Return to work after Maternity Leave can be stressful, throwing a first birthday party can easily add to the mix. Having a good plan for the first-ever Birthday for your precious baby, it’s one of these things you should have in place.
Many of us will have fond memories of celebrating childhood birthdays, but possibly not back as far as our first – so why bother? Because surviving that first, extremely tough, sleep-deprived, nerve-shattering year of parenting is worth celebrating, isn’t it? Plus, you’re making happy memories to look back on with your child when they’re older.
So how do you celebrate this milestone, especially in the strange times we find ourselves in?
Here are a few thoughts and ideas that might help.
Who Do I invite?
At the moment it’s more about who can I invite than who should I invite. Whether it can only be your immediate family, up to six people or, if things change for the better, a few more or a larger gathering in the garden when the better weather is here – don’t feel it’s not worth celebrating, it really is.
Themes and Decorations
Regardless of the size of the gathering, you will be allowed to have, if you have a party theme, keep it simple. This can be just a colour scheme, often pink or blue, so the decorations match the invitations, tablecloth and possibly even the cake.
You might like to add in a favourite book or tv character, Peter Rabbit is always popular, and incorporate them into decorations and invitations too, with a few cuddly toys scattered around for good measure.
Homemade decorations are perfect for this. You can easly make your own, personalised bunting.
Fun and Games
You won’t need many games for a first birthday party, and nor will they need to be very sophisticated. If there will be a few older children at the event, maybe a few cousins, they make great recruits for organising and running the fun games the little ones should be able to manage to pass the parcel and musical chairs (but with cushions on the floor). A room full of activity toys, such as mini ball pools and tunnels is always fun, and little ones just adore catching bubbles, so get those cousins blowing. If numbers are restricted, or you can only have your household, you can still have fun, just on a smaller scale.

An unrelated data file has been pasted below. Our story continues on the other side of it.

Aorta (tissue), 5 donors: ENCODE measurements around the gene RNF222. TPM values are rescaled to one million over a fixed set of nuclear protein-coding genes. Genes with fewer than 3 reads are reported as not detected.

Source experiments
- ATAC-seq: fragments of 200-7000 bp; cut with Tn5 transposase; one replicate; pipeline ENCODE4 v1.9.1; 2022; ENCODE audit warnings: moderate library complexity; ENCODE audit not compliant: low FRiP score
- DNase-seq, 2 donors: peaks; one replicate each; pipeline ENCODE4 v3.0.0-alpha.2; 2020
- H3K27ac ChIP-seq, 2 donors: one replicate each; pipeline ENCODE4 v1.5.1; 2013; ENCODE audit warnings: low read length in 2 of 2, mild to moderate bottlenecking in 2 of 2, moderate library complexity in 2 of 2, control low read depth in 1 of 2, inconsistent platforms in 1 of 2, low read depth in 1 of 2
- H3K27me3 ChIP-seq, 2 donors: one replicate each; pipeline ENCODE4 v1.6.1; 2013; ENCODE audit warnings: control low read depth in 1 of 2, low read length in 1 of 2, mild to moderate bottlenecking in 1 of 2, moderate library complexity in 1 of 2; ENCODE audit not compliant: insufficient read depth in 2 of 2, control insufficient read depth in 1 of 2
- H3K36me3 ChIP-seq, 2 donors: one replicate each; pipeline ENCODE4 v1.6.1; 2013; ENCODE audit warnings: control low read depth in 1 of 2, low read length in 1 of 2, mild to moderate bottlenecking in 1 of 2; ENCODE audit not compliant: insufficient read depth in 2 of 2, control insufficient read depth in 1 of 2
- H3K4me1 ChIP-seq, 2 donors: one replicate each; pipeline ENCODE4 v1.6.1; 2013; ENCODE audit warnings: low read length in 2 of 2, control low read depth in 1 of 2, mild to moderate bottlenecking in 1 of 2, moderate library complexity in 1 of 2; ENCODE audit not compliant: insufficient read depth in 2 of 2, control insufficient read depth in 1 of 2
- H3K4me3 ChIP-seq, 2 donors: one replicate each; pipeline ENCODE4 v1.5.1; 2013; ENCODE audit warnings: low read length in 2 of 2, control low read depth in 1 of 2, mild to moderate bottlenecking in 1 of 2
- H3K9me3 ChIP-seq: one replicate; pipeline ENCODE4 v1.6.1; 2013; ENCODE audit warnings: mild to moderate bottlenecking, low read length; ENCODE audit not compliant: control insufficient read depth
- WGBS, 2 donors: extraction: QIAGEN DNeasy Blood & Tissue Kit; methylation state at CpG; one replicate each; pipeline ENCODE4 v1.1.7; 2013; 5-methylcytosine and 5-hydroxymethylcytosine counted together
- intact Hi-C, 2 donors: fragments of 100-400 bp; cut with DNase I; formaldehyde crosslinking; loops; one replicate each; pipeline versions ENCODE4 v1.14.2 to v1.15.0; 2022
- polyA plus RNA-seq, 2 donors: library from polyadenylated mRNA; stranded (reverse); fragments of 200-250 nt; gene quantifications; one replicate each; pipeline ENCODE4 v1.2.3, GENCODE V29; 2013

Capturing the party on camera is absolutely essential but will take a little planning. Having a designed photographer, a fully charged camera and plenty of memory on the phone is an excellent start to have some good snaps.
A really lovely idea is to keep a time capsule containing things from your child’s first year, with the final additions being items from their first birthday party; an invitation, deflated balloon, bunting, tags from gifts, list of guests and photographs etc. A shoebox would be perfect, covered with a mosaic of wrapping paper from their first birthday presents.
The cake is the centrepiece for most birthday parties, and none more so than a First Birthday. If you would like to commission a bespoke cake, ensure you do your homework or get recommendations for local cake makers and book within plenty of time. And remember, cheapest is not always the best. If you are on a budget, you could also check out supermarket chains for their offerings.
If you want to bake your own cake with a minimal effort, Victoria Sponge is your best bet.
Decorating your own cake needn’t be too arduous either. A simple 1st Birthday cake topper is excellent and can be kept in your time capsule and even used for subsequent children, a great family heirloom.
You can also buy other types of cake topper, such as the cool, decorated animal figures – again, something to keep in your Time Capsule, and you could also bring it out each year for your child’s cake, starting a new tradition.
If you don’t have one already, now might be the time to buy a cake stand. I would always advise a plain one as it’s far more versatile and elegant.
You must respect the nap. Whilst you can plan the party to avoid your child’s nap time, some of the guests may need a lie down during the party (and I don’t mean one of the parents). Set aside a quiet corner with pillows, floor cushions and blankets for tired ravers – you will probably need it.
No need to be fancy, unless you are feeding the parents too, just a selection of the sort of finger food your little one usually eats. In these strange COVID times, we find ourselves, there should be no self-serve platters. The best idea for party food is to prepare each little guest their own lunch boxes, this way they only touch their own food, and if they don’t eat it all, they can take it home for later.
So, there are a few ideas that will hopefully get things started when planning your event. And don’t worry, they only usually have birthday parties until they’re about 11 or 12, so not too many years to go!
Kathy Newport is a local cake maker, who after career break started Party Animals blog that helps parents and carers organise parties for their own children.